Imagine you could run a business that allowed you to be creative, have great work-life balance and all the nitty, gritty work gets done by thousands of other people. Doesn’t sound any different from your your regular CEO gig, does it? How about the part that you are the only one collecting a paycheque ... and no, I’m not talking about slavery.

Jeff Howe, the author of Crowdsourcing, describes this very real advancement in how businesses are changing the way they operate and generate new ideas. Howe argues that by utilizing crowds, often online communities, businesses are able to create a higher level of engagement with their customers.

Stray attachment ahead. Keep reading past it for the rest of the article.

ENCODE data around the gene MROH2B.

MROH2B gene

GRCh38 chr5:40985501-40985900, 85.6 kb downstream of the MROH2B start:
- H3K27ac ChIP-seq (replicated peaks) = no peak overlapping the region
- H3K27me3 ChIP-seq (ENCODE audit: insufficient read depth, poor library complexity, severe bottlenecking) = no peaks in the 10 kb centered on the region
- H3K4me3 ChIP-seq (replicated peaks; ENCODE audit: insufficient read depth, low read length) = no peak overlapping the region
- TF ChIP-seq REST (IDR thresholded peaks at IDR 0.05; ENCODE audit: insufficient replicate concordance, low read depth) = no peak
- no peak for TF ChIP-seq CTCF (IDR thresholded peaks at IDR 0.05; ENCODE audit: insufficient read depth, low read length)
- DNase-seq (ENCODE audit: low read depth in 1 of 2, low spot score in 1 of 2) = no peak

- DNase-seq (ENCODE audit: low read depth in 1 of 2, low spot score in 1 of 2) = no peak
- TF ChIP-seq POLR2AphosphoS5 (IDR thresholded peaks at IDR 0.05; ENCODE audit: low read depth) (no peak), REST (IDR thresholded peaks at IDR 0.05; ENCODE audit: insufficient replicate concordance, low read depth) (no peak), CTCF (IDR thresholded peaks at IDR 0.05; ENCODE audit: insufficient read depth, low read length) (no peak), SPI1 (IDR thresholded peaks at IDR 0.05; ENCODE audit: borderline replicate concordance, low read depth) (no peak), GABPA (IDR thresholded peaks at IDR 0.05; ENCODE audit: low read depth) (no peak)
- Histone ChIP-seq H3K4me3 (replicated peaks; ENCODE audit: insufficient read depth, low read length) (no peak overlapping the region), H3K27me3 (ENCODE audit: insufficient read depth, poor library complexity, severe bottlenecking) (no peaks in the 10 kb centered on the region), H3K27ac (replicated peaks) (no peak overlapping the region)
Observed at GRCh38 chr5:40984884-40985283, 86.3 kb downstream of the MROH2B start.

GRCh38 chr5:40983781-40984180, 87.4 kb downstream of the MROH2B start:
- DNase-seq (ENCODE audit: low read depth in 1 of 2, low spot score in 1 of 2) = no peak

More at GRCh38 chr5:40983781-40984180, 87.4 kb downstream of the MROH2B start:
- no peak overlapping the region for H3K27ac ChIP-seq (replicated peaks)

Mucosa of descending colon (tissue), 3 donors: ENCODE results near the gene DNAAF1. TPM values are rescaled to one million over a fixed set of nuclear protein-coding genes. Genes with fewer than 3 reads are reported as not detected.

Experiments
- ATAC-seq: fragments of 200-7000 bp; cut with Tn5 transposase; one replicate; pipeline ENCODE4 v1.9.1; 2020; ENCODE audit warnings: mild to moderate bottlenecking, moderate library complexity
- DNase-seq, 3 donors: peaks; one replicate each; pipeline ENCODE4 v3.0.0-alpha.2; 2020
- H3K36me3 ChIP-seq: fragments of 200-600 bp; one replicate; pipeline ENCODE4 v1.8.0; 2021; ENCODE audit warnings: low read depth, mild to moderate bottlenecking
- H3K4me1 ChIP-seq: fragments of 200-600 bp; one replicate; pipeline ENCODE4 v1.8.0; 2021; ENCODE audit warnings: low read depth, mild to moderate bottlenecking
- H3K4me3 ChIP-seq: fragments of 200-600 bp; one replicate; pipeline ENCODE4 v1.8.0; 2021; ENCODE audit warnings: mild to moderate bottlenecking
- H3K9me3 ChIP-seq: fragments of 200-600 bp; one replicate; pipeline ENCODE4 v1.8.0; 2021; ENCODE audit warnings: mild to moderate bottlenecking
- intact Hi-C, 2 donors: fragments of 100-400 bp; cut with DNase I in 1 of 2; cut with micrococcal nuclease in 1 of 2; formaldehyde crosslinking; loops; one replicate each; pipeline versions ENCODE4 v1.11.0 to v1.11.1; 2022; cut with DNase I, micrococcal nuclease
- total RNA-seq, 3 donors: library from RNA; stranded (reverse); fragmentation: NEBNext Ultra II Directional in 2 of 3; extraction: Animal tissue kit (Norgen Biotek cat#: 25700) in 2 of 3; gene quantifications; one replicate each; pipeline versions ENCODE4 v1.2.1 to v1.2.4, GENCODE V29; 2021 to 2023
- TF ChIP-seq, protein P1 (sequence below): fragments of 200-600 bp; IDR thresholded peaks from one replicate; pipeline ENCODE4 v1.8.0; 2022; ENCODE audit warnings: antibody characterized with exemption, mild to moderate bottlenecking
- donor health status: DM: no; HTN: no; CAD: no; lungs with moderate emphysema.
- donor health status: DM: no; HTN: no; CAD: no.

Using examples such as how Threadless.com came to be the T-shirt juggernaught of the worldwide web, or how iStockphoto overtook Getty Images in the stock photo game, Howe paints an impressive picture of why companies like Proctor & Gamble are starting to take notice of the power of crowds.